For the first question, I went with what the book “Game Engine Architecture” by Jason Gregory says, which is to have a Collision World that will, at the end of the application update, check for collisions on all registered Colliders.

Image
How do they work?

And for the second question, I created a callback on the box collider component, like this: std::function<void(BoxCollider*)> CollisionCallback;

And the following macro helps with binding a function to the callback: #define BIND_COLLISION(…) std::bind(VA_ARGS, this, std::placeholders::_1);

And then you have the freedom to create a component that will access the box collider and bind a function to the callback.

m_Collider = Owner->GetComponentOfType<Realiti2D::BoxCollider>();
m_Collider->CollisionCallback = BIND_COLLISION(&PlaneInput::ExecuteThis);

void ExecuteThis(Realiti2D::BoxCollider* Other) {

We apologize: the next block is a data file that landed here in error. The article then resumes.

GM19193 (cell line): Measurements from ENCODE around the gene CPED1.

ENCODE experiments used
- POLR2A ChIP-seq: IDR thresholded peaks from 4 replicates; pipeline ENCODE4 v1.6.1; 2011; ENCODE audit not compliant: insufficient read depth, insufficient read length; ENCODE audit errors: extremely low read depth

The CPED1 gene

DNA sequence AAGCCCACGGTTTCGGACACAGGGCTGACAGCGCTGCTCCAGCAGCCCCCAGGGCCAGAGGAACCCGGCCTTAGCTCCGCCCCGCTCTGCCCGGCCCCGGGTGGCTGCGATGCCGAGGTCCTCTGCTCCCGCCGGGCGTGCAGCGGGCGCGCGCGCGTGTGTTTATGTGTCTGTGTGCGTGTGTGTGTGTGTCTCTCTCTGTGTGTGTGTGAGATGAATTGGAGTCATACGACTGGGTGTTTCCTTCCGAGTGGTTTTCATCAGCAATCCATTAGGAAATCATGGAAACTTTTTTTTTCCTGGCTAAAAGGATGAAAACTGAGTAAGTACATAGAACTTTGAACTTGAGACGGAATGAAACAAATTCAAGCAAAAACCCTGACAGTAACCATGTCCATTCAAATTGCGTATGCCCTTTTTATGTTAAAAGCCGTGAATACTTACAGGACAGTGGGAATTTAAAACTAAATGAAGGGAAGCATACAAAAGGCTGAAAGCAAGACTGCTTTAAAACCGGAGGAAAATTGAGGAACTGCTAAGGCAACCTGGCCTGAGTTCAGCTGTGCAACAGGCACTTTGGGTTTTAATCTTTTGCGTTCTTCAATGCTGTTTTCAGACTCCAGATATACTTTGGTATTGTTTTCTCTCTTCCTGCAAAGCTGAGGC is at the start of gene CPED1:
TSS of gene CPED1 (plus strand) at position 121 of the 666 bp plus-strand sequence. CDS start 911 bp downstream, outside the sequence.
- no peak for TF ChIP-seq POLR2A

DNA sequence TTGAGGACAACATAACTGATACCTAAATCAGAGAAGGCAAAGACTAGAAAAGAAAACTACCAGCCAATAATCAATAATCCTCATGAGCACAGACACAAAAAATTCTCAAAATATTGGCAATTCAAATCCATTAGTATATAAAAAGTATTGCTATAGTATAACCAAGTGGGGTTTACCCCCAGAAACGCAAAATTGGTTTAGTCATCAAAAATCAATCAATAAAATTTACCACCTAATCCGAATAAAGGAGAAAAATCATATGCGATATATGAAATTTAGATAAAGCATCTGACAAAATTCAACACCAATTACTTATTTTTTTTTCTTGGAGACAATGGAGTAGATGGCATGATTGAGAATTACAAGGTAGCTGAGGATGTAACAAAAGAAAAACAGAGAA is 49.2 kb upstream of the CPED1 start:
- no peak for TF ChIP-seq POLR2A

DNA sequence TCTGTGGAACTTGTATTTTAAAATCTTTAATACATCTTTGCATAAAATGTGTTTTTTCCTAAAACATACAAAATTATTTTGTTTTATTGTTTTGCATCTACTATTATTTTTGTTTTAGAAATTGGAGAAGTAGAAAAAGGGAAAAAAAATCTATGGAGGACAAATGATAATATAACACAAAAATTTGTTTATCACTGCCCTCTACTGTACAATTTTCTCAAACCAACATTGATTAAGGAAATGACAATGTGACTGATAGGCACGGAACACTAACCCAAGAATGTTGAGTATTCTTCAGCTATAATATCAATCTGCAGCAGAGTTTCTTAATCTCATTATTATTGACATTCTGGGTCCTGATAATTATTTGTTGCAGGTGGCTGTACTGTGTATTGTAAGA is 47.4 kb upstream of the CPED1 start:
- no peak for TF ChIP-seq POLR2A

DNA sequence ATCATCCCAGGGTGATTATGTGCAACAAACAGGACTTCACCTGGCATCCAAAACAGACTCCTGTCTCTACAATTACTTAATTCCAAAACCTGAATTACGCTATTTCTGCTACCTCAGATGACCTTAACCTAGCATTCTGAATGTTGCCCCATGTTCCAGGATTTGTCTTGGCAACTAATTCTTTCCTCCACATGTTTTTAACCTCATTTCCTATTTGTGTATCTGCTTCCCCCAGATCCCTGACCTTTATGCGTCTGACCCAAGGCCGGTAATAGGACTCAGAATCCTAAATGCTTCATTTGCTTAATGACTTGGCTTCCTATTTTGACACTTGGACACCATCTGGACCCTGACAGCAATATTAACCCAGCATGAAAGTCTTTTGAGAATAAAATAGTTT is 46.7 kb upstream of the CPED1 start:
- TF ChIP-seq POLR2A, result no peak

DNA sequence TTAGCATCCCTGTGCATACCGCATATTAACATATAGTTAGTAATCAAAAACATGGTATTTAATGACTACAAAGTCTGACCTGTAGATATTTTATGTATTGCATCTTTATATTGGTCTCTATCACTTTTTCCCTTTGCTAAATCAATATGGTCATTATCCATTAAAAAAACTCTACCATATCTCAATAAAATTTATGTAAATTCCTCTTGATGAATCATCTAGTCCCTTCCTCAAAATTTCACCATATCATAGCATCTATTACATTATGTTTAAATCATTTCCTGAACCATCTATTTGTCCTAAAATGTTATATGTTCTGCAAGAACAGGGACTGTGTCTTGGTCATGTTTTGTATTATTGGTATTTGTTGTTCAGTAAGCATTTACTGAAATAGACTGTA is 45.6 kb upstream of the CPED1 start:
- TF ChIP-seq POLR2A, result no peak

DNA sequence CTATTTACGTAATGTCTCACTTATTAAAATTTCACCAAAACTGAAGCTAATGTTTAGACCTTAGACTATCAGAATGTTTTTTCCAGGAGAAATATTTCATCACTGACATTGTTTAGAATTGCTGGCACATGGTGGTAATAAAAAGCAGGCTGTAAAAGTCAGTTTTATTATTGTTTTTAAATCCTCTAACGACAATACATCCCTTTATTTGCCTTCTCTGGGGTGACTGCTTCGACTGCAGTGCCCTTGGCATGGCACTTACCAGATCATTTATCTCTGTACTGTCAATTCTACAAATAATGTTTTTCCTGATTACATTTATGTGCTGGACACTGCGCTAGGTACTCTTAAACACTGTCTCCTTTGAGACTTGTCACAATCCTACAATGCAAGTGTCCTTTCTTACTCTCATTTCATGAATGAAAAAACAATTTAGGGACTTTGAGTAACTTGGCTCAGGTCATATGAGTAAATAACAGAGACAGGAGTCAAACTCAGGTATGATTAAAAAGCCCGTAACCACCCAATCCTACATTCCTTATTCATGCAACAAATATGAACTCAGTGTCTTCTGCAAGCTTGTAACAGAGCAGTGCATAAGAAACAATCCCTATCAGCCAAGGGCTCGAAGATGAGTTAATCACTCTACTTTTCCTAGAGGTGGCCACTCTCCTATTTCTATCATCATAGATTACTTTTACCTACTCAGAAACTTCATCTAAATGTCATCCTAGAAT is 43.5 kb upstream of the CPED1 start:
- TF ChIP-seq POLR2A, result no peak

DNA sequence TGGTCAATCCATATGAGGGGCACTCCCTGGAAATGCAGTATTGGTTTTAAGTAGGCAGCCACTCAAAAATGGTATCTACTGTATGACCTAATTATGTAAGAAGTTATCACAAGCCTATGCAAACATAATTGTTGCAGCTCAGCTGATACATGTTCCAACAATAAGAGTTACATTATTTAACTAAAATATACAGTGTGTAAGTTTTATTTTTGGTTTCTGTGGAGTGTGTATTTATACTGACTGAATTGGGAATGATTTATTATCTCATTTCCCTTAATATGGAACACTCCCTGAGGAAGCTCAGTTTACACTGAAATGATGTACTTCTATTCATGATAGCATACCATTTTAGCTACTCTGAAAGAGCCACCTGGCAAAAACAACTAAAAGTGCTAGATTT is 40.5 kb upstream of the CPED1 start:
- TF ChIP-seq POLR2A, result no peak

DEBUG_INFO("Tappy plane collided with {0}", Other->Owner->Name);
}

I do think this is a weird workflow, but come to think of it, it is very similar to how Unity does things, you inherit the functions from a collider and have to define their behavior on your own components.

A lot of work still has to be done here, Circle Colliders and Raycasts are next on my list.

Load Level feature

This was actually a lot of busy work and reading. The system takes in a .json file, but I’m actually using .r2d as the extension. I’m using rapidjson (https://github.com/Tencent/rapidjson), by Tencent, to process the json files. Here is how one entity looks on the json file:

{
   "name":"Plane",
   "components":[
      {
         "type":"Transform",
         "properties":{
            "position":[
               -465.0,
               0.0
            ],
            "rotation":0.0,
            "scale":[
               1.0,
               1.0
            ]
         }
      },
      {
         "type":"Sprite",
         "path":"assets/tappyplane/PNG/Planes/planeBlue1.png",
         "drawOrder":5
      },
      {
         "type":"AnimatedSprite",
         "properties":{
            "animationFPS":24,
            "textures":[
               "assets/tappyplane/PNG/Planes/planeBlue1.png",
               "assets/tappyplane/PNG/Planes/planeBlue2.png",
               "assets/tappyplane/PNG/Planes/planeBlue3.png"